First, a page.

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Accordion Musette Tuning Guide



Purpose:

The purpose of this web site is to provide actual examples of how various accordion manufacturers tuned their musette accordions. However, it is important to point out that the information contained on this site was gained directly by testing numerous accordions and NOT by contacting the various accordion manufacturers directly.

1) Youtube Videos:

If you are interested in building your own 'Tuning Table' to assist you with all tuning activities, you can view several informative videos on Youtube submitted by the founder of this web site (Dennis Amott) as follows:

            - Accordion tuning table part 1 click here.
            - Accordion tuning table part 2 click here.
            - Accordion tuning table part 3 click here.

Watching these three videos will also give you a quick introduction and overview on both the construction of the reed blocks and how to go about tuning the reeds etc..

Model

2) Accordion Non-Musette Treble Reeds:

On the treble side of an accordion i.e. the keyboard side, there could potentially be any combination of:
            - one reed block that holds all the longest sized low pitched reeds (termed the 'L' reeds)
            - one reed block that holds all the middle sized middle pitched reeds (termed the 'M' reeds)
            - one reed block that holds all the shortest sized high pitched reeds (termed the 'H' reeds)

These non-musette reed blocks (L,M,H) are always tuned exactly one octave apart. The low L reed block is simply tuned one octave below the middle M reed block while the high H reed block is tuned one octave above the middle M reed block. For example: if the middle A4 (M) reed is tuned to concert pitch 440 c/s then the low A4 (L) reed is tuned to 220 c/s and A4 (H) reed is tuned to 880 c/s. Hense, when these three L,M,H reeds are played together NO musette affect/sound is heard.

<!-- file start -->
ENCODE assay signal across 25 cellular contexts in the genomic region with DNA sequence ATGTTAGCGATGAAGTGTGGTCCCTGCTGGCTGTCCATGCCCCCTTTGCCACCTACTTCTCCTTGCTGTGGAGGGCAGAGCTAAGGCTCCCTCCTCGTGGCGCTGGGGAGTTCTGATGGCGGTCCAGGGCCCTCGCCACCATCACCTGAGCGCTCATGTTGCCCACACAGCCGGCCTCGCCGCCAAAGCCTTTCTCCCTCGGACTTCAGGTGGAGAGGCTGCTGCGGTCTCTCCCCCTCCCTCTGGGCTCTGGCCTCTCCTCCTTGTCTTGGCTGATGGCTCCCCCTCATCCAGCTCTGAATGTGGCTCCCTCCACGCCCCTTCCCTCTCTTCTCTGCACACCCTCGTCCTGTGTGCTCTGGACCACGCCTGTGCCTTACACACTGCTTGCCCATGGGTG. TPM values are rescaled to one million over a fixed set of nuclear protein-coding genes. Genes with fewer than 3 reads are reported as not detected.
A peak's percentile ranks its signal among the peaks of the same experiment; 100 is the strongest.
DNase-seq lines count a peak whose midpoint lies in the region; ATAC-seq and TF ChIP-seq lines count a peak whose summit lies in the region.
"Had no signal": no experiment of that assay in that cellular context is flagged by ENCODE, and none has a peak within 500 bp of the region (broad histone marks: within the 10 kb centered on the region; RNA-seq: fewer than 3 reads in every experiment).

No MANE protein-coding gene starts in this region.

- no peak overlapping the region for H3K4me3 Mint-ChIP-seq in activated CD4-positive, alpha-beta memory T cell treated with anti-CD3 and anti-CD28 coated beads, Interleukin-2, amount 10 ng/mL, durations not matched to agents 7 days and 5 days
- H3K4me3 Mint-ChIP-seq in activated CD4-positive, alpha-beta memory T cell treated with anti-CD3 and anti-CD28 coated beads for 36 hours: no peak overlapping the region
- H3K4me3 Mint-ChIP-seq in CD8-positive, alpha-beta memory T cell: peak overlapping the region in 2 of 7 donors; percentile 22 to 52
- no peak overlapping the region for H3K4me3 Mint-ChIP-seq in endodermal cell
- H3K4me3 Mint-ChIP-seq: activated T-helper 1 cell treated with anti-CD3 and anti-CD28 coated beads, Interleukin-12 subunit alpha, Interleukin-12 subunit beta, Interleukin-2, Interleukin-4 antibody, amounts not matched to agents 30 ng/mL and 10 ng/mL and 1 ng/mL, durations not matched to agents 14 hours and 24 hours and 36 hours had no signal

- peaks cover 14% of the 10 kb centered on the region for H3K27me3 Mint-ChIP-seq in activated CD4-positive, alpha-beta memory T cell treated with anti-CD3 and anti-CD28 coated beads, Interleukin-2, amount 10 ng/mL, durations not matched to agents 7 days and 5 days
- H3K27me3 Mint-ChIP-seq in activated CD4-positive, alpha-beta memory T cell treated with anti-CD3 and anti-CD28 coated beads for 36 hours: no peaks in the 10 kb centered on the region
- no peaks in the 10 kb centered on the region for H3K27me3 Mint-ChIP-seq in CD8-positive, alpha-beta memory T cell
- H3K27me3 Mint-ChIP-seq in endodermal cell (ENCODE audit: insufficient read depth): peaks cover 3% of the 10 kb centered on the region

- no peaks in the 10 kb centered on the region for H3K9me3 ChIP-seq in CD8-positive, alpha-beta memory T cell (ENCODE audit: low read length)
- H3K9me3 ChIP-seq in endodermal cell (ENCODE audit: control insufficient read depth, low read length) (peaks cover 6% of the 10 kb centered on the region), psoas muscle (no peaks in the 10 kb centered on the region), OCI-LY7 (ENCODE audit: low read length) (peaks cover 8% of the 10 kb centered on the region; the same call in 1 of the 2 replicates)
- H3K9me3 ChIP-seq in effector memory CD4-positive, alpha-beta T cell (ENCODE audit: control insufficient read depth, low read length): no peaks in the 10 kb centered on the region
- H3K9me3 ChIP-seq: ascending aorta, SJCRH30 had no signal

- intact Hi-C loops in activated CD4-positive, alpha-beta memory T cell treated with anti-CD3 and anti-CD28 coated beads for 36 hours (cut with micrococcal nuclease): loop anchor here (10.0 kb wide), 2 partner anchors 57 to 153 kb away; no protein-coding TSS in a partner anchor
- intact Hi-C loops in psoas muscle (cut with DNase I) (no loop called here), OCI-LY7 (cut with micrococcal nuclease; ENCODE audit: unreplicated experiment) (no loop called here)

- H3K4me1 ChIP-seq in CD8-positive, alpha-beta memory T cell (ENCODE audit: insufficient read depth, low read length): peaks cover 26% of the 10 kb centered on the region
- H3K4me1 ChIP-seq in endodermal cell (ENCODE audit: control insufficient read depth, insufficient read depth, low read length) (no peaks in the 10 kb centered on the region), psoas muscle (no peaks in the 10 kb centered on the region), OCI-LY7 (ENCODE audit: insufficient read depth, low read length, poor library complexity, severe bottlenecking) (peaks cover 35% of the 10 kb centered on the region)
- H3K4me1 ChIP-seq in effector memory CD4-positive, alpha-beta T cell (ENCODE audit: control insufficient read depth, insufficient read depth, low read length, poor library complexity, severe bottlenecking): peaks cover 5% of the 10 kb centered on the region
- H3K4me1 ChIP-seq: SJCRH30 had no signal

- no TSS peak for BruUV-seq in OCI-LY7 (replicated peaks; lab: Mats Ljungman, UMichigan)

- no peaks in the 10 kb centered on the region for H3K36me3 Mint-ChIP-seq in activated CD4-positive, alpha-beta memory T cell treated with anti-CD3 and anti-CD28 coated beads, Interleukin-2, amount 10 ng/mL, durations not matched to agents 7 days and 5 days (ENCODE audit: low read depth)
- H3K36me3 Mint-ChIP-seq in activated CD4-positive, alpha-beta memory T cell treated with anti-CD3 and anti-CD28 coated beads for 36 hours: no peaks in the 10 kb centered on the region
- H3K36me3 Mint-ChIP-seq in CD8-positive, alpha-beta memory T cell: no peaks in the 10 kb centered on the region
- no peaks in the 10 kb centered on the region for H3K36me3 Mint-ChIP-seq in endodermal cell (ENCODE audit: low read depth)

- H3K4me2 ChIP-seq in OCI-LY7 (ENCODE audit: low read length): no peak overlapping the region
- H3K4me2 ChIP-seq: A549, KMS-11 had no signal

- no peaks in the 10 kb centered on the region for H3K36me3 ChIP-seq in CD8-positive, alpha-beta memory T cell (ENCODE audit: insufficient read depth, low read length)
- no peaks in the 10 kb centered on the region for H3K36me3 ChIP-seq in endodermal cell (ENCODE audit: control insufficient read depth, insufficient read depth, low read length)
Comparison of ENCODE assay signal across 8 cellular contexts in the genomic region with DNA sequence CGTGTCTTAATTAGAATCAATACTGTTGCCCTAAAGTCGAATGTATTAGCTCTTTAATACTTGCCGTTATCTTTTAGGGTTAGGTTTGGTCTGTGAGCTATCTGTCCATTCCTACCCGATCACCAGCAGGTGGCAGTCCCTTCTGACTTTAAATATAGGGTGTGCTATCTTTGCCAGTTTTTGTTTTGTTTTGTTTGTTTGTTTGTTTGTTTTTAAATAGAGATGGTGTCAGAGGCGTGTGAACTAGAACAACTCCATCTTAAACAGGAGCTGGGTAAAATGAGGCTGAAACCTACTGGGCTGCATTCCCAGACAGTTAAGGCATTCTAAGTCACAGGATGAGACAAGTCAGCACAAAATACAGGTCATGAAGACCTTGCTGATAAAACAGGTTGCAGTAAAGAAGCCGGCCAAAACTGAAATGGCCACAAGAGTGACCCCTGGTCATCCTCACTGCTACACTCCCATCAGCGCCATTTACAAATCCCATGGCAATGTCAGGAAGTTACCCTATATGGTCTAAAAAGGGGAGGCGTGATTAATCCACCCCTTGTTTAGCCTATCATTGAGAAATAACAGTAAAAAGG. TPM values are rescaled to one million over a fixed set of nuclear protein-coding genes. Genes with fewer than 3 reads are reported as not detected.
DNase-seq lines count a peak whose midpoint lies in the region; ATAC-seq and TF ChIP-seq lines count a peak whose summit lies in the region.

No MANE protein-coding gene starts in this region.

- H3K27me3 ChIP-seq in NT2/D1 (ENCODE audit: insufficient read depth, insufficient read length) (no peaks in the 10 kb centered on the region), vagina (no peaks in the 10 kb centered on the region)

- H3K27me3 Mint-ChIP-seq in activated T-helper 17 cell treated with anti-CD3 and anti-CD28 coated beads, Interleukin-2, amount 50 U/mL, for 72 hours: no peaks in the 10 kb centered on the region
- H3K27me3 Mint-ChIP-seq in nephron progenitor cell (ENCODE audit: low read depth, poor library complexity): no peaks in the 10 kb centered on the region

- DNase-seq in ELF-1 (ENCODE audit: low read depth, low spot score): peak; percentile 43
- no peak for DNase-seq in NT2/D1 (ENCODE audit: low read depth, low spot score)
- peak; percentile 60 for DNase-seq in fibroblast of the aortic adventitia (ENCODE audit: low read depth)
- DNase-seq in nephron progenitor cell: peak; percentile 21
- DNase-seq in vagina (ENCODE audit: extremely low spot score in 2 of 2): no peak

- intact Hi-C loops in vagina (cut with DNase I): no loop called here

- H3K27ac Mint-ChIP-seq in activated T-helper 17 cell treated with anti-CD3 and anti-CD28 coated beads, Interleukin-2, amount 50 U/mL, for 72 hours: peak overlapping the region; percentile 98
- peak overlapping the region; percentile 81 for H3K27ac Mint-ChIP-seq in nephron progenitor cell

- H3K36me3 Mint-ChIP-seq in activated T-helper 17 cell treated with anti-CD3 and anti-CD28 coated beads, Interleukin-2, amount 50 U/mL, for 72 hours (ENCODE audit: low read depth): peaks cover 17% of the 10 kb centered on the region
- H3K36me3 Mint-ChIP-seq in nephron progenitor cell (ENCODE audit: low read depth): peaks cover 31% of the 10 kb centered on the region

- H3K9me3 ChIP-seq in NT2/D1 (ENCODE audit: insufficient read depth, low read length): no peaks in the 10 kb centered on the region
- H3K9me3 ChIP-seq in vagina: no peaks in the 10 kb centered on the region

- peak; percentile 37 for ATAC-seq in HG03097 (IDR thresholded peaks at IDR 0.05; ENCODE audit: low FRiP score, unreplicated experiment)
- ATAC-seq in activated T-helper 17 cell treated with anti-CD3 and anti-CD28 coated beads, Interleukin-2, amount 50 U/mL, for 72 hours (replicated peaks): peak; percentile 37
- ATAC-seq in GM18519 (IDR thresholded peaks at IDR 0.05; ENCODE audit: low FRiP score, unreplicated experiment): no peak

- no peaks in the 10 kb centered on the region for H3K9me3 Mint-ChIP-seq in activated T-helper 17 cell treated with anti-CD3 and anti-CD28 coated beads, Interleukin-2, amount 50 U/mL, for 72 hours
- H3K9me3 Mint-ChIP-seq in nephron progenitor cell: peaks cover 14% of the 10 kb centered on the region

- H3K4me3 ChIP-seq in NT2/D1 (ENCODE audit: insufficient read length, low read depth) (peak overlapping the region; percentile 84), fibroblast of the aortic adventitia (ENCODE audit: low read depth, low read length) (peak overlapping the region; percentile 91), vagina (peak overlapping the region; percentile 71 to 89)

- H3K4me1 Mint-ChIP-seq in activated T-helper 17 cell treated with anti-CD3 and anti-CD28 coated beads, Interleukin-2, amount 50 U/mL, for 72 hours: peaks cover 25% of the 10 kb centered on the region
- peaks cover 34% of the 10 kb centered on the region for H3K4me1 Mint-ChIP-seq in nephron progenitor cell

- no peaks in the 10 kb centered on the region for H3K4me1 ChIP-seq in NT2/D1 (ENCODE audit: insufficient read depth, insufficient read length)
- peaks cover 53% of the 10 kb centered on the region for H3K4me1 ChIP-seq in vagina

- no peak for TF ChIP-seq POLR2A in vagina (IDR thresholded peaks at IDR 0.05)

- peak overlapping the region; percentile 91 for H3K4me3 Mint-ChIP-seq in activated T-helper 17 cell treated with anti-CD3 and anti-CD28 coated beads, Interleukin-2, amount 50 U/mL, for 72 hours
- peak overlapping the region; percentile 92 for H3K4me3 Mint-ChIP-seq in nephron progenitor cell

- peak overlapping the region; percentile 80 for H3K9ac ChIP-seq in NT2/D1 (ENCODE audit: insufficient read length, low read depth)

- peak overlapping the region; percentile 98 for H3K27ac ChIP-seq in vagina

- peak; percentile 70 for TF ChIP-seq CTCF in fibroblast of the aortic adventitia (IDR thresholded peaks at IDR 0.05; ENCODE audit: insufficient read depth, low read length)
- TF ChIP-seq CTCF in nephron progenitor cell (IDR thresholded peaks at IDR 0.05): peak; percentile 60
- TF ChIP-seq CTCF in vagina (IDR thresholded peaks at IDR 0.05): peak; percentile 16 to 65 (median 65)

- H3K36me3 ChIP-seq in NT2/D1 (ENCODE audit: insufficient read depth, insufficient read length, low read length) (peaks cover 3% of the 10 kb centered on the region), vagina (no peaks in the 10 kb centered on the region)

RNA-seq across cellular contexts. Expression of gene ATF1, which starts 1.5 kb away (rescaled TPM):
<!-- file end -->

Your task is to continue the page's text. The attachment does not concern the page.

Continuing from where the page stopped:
The term 'c/s' is short for 'cycles per second' which means the same as the terms 'frequency' and 'pitch'.

NOTE: It does seem that in nearly all cases, manufacturers of non-musette accordions do choose to tune the L, M and H reeds reeds to concert pitch i.e. the middle M1 A4 reed is tuned to 440 c/s. However, this may not always be the case.




Model

3) What is a Musette accordion?

A musette tuned accordion must have at least TWO sets of middle reeds (termed M, M1). If the M and M1 reeds are tuned to exactly the same pitch they will all sound like ONE reed is being played but with a slightly thicker sound. The trick with a musette style accordion is to tune the M1 reeds to a slightly different pitch than the M reeds. When played together these two slightly ‘out-of-tune’ reeds will fight each other producing a rich waa, waa type of sound. The more out of tune with each other they are the stronger and faster the waa waa sound is made.

To produce an even thicker sound, many musette accordions have THREE middle reeds (termed M, M1, M2). In this case the M1 reed is usually tuned slightly higher than the M reed while the M2 reed is tuned slightly lower than the M reed. But this is not always the case. For example, both the M1 and M2 reeds could be tuned higher than the M reeds. The various ‘Tuning Charts’ on this web site, show exactly how numerous popular accordion makes and models are tuned. To do this, we show how many ‘cents’ different each M2 or M3 reed is tuned from the non-musette M reed.

NOTE: It is the specific tuning of each of the M2 and M3 reed blocks that produces the musette sound of the accordion.

4) Typical musette accordion sound:

Some examples of various manufactured musette accordions are shown opposite -->

IMPORTANT NOTE:
When seeking an accordion that has the kind of musette sound that you like, there are actually TWO important aspects to look for as follows.

1) REED QUALITY: If the metal reeds are somewhat on the thin side then the overal tone will tend to be brighter and more metallic in mature. In general terms, it seems that accordion built in the early 1920 - 1940 do have a much brighter and metallic musette sound.

2) ACCORDION CONSTRUCTION: Just as important to contributing to the sound of the instrument is the actual design, structure and materials that are used to build the accordion. Modern accordions built from 1940 onwards do, in general, tend to have more mellow musette tones simply because of the way they are made.